In the spring of that year, Bill was finishing up his time at college. He and Helen both talked about doing student teaching in their senior years at Bemidji. At that time there was a small elementary school right on the campus which was called the Lab School, and they had to do student teaching in their majors which included two weeks of observing other student teachers, and one week of teaching with others observing them after which they were evaluated and deemed ready to accept teaching offers. Bill remembered having to call square dancing with elementary kids during the quarter he did his student teaching in physical education. Helen had 7th and 8th graders for her art qualifications and they did loom weaving.
Since graduation, Bill has been inducted into the Bemidji Athletic Hall of Fame and the Bemidji State University Education Hall of Fame.
Bill had accepted an offer at Warren that spring as he finished his Senior year. Because of that, Helen turned in her notice at Deer River and was hired by Argyle to teach high school and junior high students. She mostly taught English, and had taken play directing at college, which then became one of her duties at Argyle. She enjoyed that. With a small student body, anyone interested in being in the play was given a role. She also taught art.
In August of that year of 1960, they were married at the Rose Church near Helen’s childhood home. They lived in Warren, and Bill taught high school math, and was the Assistant Basketball Coach, and Head Track and Cross-Country Coach, even taking one of his cross country students to the State Meet.
Their son Alan was born in Warren, and by the time Suzanne came along, Bill had been hired to teach in Roseau, and Suzanne was born here in Roseau. Helen stayed home to take care of the kids, and when they were building the house they now live in, her parents took care of the kids while Helen did all the wood finishing.
Bill taught math and was in charge of the Federal Title I program and was coordinator for Audio-Visual programs. He had to go back to St Cloud to obtain his A-V Certification. At first he only had one hour a day assigned to A-V coordination, then 2 hours when he did the same job for elementary classrooms. Some of the equipment was bought under Title I funding. After a while, he took movies and film strips out to Malung and Wannaska schools, too. Bill kept going back to school during the summers and one night each week at Bemidji after school for a while, and later at St. Cloud, getting enough credits to complete his Master’s Degree with more than 60 credits over the required number for that degree. He spent no time in the classroom for about seven years while he wrote the reports for his A-V job. Helen did substitute teaching for about 13 years, mostly in Roseau.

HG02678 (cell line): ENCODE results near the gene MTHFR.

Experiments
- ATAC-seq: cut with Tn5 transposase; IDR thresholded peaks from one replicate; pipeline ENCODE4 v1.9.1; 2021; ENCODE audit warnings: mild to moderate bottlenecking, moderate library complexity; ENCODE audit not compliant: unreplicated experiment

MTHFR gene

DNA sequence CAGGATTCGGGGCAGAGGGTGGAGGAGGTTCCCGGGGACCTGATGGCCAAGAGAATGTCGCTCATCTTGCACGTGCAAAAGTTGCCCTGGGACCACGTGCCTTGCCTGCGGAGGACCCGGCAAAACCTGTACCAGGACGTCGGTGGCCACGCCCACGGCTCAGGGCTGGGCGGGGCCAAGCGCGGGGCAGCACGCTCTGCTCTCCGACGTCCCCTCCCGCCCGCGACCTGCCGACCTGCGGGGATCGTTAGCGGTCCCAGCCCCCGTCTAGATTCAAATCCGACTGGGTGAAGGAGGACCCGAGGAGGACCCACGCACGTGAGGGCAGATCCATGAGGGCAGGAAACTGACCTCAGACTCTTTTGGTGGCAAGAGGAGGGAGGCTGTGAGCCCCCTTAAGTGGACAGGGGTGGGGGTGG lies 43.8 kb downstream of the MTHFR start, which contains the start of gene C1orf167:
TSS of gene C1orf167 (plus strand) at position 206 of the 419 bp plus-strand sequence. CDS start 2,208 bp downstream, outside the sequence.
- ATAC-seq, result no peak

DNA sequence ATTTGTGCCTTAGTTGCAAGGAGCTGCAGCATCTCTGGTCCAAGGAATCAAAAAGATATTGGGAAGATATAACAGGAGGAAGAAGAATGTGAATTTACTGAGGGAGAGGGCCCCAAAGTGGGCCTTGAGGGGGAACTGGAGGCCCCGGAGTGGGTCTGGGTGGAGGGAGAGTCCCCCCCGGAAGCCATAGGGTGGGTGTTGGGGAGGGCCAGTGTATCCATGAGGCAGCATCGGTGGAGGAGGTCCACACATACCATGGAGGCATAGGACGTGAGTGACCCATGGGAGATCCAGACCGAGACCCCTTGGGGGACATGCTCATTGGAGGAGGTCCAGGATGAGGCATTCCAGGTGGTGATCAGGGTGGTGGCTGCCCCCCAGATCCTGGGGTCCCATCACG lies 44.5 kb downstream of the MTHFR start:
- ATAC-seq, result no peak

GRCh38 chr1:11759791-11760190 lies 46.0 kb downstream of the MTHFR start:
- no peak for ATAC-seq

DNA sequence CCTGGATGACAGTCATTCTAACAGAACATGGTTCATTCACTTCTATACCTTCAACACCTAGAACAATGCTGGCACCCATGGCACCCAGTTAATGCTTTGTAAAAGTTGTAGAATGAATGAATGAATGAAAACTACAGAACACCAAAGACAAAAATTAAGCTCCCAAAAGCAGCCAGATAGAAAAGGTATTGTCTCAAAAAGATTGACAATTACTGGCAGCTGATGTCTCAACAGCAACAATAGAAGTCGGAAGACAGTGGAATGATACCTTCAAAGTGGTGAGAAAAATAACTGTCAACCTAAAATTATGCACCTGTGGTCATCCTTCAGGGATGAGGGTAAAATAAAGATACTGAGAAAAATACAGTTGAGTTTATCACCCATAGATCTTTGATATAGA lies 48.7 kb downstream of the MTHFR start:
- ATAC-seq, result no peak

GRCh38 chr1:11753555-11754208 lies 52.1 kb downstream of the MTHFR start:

They both enjoyed teaching, and miss the kids. Bill enjoys running into former students who still call him Mr. Wagner. When he taught an introductory calculus class, he told his students that they’d take it slow so all would catch on. One girl later came back from her first year of college and with pride told him she got an A in her College Calculus class, and that they had used the same textbook he taught from.
Church has always been a very important part of their lives. After Helen quit teaching, she was janitor at Messiah Church for a while, and then worked at Wahlberg Drug Store. She had worked for the Lundbohms when she was a high school student. They took their kids to Washington DC and Philadelphia for the Bicentennial, and the kids got to touch the Liberty Bell. They were lucky to get a tour of Independence Hall while there. They’ve traveled to Norway, Disney World, Mount Rushmore, and the Black Hills, and Las Vegas with Helen’s parents, also visiting Hoover Dam. They visited CNN Headquarters in Atlanta, and San Francisco where Bill went shark fishing. They got to eat his catch and said it was delicious.
Covid precautions have kept them home a lot recently, but they maintain a productive vegetable garden in their yard. They’re an interesting couple, and I thank them for letting me ask all the questions for this story.